If you don’t have a circular business model, transitioning to one should be your number one priority. Jennifer Torry, senior business design director at co:collective, a NY-based strategic and creative transformation consultancy, explains why.
- We’re rapidly running out of the virgin materials to make many of the products we so casually buy, use and toss. By 2030, we’d need two earths to sustain projected consumption levels, according to the WWF.
- The good news is that circular models are not just better for the planet, they’re better for business. Shrinking their environmental footprint, trimming operational waste, and using expensive resources more efficiently appeal to chief executives.
- Linear economy companies that don’t adapt in time will lose out on lower costs, repeat income sources throughout usage cycles, more climate-friendly products, higher customer retention, and increased resilience.
“We need to become more efficient in reusing our resources. . . . That’s a big part of our climate-change battle: learning how to use and reuse our resources and make more out of them for the sake of the planet. That’s why circular business models are required in many industries,” once said Thomas Gros, chief executive and cofounder of Circulee.
Gartner predicts that by 2029, supply chains will not be allowed to produce waste, as customers and many governments will find it unacceptable and, in some cases –, illegal. During the 2030s, the circular economy will not only be the mainstream economy, it will be the only economy.
Five circular business models you might consider exploring
- Circular inputs: This is where renewable, recycled, or recyclable inputs are used. Here, waste becomes an asset, not a liability you pay to dispose of. This also lowers costs as production input is not mined from scarce resources – it comes from excess materials and recycled materials. Nike (NYSE:NKE) Grind is a great example of this model.
- Product as a service: In this model, the customer purchases a service for a limited time while the provider maintains ownership and is responsible for the product’s ongoing maintenance. Here, there’s a shift from volume to performance, keeping items in circulation longer while saving on material costs. Feather furniture rental runs their business on this model.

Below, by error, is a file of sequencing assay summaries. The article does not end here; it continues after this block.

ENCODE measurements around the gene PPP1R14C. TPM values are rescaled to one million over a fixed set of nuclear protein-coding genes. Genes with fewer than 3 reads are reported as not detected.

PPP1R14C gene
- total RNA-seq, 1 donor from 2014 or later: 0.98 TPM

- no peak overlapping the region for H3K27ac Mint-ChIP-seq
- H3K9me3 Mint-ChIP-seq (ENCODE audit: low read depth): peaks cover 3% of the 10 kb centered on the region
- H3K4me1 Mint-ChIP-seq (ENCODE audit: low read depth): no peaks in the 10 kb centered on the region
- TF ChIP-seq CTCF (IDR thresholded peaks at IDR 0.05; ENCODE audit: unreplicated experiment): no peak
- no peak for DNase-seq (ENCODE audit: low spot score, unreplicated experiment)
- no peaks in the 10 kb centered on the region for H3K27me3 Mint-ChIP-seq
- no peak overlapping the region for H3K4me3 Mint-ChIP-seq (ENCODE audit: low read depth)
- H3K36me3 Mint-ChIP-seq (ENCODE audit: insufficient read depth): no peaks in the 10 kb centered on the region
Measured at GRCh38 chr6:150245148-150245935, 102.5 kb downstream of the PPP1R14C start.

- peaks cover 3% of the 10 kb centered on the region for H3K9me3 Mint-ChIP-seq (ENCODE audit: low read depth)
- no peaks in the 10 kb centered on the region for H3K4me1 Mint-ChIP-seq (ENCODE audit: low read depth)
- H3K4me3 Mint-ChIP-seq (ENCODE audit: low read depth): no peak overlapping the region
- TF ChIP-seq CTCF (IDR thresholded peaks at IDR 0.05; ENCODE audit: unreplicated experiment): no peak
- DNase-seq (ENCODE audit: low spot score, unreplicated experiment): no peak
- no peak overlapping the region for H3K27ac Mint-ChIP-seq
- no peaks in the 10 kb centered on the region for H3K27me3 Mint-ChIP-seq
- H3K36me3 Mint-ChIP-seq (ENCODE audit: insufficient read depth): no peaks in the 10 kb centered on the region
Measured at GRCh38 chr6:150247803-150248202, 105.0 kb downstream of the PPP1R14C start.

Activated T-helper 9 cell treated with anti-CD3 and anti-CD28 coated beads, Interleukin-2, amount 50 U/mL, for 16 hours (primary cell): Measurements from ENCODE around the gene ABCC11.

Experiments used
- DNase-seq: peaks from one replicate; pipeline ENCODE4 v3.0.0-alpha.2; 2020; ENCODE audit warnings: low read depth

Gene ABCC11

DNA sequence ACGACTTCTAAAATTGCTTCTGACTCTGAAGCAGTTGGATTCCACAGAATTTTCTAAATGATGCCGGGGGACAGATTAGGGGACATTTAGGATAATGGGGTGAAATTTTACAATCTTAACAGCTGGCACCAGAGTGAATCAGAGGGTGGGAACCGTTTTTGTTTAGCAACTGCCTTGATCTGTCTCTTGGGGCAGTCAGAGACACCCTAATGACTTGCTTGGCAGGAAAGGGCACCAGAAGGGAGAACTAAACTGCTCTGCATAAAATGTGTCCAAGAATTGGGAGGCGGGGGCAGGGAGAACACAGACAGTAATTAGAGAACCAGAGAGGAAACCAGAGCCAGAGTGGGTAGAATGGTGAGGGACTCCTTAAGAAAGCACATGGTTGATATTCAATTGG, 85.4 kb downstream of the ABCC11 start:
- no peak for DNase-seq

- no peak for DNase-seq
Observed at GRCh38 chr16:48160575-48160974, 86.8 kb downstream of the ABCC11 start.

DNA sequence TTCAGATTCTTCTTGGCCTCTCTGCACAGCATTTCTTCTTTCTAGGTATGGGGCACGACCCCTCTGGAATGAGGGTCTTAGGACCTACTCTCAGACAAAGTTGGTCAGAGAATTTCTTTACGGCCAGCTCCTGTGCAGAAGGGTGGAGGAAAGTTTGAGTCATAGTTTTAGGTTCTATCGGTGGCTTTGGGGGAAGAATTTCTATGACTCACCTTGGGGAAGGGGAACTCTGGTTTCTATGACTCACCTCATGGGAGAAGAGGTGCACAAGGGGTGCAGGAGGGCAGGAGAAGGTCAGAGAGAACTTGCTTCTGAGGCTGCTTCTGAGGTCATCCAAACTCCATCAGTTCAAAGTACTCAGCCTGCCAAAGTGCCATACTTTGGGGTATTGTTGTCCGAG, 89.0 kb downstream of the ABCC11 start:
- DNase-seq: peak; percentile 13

- Sharing economy: We know this one well – think Airbnb (NASDAQ:ABNB). Here, idle assets are maximized for community use. ‘Access to’ rather than ‘buying from’ means individuals and businesses can benefit from higher utilization and profit from expensive assets while reducing the production of more.
- Product use extension: This model is all about repairability, upgradability, reusability, ease of disassembly, reconditioning, and recyclability of all components. Here, you generate income throughout the product’s usage cycles. The more that your product designers can be encouraged to design for circularity from the beginning, the easier this gets. Ikea is a beautiful example.
- Resource recovery: This focuses on using resources from existing products that are no longer functional in their current application. Think outdated cell phones reused for parts. It’s important in this model that users are incentivized to return the products to make value recovery easy. Verizon’s (NYSE:VZ) trade-in service is based on this model.
What can business leaders do today?
Linear economy companies who don’t adapt in time will lose out on lower costs, repeat income sources throughout usage cycles, more climate-friendly products, higher customer retention, and increased resilience. But figuring out how to adapt can be daunting.
It’s a transition, and a “do nothing strategy” is not an option. But in the near term, business leaders shouldn’t think about it in the binary. It’s not about being either a ‘linear’ or ‘circular’ business. The reality is, for a while, they’ll likely be both. They’ve got to compete today while building for tomorrow. And a ‘good for the planet’, ‘bad for the planet’ mindset gets us nowhere. Incremental improvements will.
This is about thinking big and starting small. Start by imagining the future – what hypotheses do you have about how your business might thrive in five years’ time? Now ask yourself, what is the fastest most cost-effective way you can test that hypothesis today? There’s no right or wrong here, just start by starting. It’s time to explore what might be possible, pilot new initiatives, and build a transition strategy to succeed in the circular economy.
co:collective is a creative and strategic transformation partner. We use purpose to design, build, and transform businesses to become generative. Generative businesses generate more love from customers, create more innovation, build loyal bonds with their talent, and become more resilient by balancing the needs of all of their stakeholders.
The opinions of guest authors are their own and do not necessarily represent those of SG Voice.